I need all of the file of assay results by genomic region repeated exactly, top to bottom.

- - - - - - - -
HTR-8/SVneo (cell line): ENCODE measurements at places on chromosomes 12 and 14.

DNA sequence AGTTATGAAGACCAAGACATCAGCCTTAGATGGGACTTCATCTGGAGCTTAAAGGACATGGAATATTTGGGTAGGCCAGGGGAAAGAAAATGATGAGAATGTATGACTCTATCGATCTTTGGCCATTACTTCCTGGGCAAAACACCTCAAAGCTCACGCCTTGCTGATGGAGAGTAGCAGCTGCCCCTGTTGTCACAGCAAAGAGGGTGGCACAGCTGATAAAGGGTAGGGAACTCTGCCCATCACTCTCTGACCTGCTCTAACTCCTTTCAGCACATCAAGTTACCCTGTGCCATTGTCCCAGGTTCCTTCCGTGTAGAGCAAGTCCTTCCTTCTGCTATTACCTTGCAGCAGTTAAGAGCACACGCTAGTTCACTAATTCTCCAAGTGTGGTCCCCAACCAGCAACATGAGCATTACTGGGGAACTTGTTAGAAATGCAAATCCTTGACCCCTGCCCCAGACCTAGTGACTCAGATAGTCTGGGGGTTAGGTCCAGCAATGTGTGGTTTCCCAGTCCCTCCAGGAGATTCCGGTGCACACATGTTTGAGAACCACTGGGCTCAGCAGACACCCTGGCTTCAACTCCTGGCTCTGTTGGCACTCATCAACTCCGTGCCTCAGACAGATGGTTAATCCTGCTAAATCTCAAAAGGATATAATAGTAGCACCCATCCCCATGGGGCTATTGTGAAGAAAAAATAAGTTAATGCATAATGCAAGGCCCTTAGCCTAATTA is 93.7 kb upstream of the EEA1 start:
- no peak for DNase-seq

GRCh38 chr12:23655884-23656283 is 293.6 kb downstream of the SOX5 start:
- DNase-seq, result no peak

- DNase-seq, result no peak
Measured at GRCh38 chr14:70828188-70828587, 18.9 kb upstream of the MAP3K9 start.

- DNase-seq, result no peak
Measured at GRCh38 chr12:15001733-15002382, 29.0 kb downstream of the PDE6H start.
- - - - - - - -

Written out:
HTR-8/SVneo (cell line): ENCODE measurements at places on chromosomes 12 and 14.

DNA sequence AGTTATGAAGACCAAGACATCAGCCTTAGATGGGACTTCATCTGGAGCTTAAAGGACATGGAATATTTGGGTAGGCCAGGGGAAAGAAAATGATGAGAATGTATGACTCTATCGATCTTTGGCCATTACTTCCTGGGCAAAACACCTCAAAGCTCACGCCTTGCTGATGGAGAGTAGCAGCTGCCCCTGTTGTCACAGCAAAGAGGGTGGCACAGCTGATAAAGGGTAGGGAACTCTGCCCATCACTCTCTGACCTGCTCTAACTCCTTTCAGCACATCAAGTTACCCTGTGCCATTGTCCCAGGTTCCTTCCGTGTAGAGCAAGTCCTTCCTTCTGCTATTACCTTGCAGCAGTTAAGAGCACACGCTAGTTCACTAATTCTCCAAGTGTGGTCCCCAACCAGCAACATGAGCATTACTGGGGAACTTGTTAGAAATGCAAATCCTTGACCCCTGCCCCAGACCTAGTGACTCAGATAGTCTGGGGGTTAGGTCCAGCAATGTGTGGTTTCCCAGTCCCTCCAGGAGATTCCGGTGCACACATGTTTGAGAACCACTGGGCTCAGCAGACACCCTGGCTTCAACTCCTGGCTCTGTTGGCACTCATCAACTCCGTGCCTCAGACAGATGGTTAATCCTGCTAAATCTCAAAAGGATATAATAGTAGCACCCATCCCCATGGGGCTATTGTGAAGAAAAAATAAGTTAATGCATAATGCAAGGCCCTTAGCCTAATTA is 93.7 kb upstream of the EEA1 start:
- no peak for DNase-seq

GRCh38 chr12:23655884-23656283 is 293.6 kb downstream of the SOX5 start:
- DNase-seq, result no peak

- DNase-seq, result no peak
Measured at GRCh38 chr14:70828188-70828587, 18.9 kb upstream of the MAP3K9 start.

- DNase-seq, result no peak
Measured at GRCh38 chr12:15001733-15002382, 29.0 kb downstream of the PDE6H start.